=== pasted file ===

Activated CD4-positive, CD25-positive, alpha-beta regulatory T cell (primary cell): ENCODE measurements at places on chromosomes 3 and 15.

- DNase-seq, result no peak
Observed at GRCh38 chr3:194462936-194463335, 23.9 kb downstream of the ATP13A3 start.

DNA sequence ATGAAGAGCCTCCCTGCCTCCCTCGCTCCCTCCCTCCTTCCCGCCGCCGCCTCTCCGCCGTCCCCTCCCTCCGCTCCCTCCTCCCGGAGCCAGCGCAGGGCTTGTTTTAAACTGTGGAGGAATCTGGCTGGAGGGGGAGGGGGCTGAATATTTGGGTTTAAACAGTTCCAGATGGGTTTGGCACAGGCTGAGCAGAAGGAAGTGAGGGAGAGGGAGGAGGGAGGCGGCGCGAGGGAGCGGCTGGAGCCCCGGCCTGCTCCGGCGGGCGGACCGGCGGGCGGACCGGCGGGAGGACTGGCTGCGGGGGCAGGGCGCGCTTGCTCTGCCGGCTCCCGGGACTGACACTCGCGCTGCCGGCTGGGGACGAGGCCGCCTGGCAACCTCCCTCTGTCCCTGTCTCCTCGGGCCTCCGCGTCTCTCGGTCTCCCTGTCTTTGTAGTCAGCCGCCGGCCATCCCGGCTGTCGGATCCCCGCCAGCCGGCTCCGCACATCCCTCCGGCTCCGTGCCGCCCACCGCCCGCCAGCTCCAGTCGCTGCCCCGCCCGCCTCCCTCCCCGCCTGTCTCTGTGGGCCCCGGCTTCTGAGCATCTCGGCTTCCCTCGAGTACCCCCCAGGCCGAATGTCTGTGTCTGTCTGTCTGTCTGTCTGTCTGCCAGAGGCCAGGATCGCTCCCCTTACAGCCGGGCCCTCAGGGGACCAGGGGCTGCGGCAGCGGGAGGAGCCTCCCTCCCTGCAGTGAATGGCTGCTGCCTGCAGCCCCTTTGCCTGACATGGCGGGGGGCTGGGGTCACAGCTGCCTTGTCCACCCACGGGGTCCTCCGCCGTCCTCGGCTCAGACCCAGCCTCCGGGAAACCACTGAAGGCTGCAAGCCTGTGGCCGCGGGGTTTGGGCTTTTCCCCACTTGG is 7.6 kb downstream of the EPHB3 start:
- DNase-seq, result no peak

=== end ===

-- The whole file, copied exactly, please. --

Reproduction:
Activated CD4-positive, CD25-positive, alpha-beta regulatory T cell (primary cell): ENCODE measurements at places on chromosomes 3 and 15.

- DNase-seq, result no peak
Observed at GRCh38 chr3:194462936-194463335, 23.9 kb downstream of the ATP13A3 start.

DNA sequence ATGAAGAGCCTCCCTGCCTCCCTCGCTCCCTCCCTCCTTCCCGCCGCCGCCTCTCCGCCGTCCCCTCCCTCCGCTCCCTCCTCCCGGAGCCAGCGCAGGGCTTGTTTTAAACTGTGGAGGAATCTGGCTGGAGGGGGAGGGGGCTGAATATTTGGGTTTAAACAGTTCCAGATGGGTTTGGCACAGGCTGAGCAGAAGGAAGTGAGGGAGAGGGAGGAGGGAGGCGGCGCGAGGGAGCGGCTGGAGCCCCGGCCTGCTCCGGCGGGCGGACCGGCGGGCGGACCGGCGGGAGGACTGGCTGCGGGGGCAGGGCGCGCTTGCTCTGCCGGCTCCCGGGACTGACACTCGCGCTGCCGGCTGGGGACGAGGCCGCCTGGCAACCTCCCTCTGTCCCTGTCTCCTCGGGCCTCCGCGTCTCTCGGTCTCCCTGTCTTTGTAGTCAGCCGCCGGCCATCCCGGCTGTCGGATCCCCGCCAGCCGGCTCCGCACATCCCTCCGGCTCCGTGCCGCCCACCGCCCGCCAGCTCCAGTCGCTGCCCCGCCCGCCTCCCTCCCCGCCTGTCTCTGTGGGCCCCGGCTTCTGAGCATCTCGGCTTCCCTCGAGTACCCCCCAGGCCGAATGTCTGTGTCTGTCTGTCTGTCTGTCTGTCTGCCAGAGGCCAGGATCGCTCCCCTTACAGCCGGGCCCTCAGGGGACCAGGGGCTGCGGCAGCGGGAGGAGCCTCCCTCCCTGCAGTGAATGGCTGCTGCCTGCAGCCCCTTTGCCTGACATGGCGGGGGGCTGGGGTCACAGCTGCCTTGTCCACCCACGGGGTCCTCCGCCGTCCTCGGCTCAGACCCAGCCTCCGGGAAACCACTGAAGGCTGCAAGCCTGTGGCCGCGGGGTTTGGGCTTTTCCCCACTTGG is 7.6 kb downstream of the EPHB3 start:
- DNase-seq, result no peak